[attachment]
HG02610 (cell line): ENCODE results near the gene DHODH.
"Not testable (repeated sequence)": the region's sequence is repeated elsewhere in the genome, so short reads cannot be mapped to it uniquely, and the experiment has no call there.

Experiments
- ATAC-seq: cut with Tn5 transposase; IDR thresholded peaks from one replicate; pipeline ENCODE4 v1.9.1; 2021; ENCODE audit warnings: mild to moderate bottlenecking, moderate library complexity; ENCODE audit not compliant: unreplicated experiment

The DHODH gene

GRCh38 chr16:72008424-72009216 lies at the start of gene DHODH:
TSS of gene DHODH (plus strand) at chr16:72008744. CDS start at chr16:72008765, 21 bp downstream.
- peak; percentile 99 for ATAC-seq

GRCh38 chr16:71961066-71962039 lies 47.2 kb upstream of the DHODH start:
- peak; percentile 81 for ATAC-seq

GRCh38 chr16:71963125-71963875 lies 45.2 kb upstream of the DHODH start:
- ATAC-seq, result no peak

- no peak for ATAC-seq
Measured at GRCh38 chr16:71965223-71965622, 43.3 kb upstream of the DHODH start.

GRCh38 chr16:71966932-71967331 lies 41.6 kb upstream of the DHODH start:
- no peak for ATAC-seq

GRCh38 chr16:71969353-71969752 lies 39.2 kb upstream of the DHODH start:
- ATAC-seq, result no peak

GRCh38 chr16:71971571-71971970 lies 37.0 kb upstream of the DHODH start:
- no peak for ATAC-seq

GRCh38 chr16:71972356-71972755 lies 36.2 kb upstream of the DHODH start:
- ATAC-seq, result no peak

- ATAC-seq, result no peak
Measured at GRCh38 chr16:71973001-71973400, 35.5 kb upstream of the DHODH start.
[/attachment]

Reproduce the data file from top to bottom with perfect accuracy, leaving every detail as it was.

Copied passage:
HG02610 (cell line): ENCODE results near the gene DHODH.
"Not testable (repeated sequence)": the region's sequence is repeated elsewhere in the genome, so short reads cannot be mapped to it uniquely, and the experiment has no call there.

Experiments
- ATAC-seq: cut with Tn5 transposase; IDR thresholded peaks from one replicate; pipeline ENCODE4 v1.9.1; 2021; ENCODE audit warnings: mild to moderate bottlenecking, moderate library complexity; ENCODE audit not compliant: unreplicated experiment

The DHODH gene

GRCh38 chr16:72008424-72009216 lies at the start of gene DHODH:
TSS of gene DHODH (plus strand) at chr16:72008744. CDS start at chr16:72008765, 21 bp downstream.
- peak; percentile 99 for ATAC-seq

GRCh38 chr16:71961066-71962039 lies 47.2 kb upstream of the DHODH start:
- peak; percentile 81 for ATAC-seq

GRCh38 chr16:71963125-71963875 lies 45.2 kb upstream of the DHODH start:
- ATAC-seq, result no peak

- no peak for ATAC-seq
Measured at GRCh38 chr16:71965223-71965622, 43.3 kb upstream of the DHODH start.

GRCh38 chr16:71966932-71967331 lies 41.6 kb upstream of the DHODH start:
- no peak for ATAC-seq

GRCh38 chr16:71969353-71969752 lies 39.2 kb upstream of the DHODH start:
- ATAC-seq, result no peak

GRCh38 chr16:71971571-71971970 lies 37.0 kb upstream of the DHODH start:
- no peak for ATAC-seq

GRCh38 chr16:71972356-71972755 lies 36.2 kb upstream of the DHODH start:
- ATAC-seq, result no peak

- ATAC-seq, result no peak
Measured at GRCh38 chr16:71973001-71973400, 35.5 kb upstream of the DHODH start.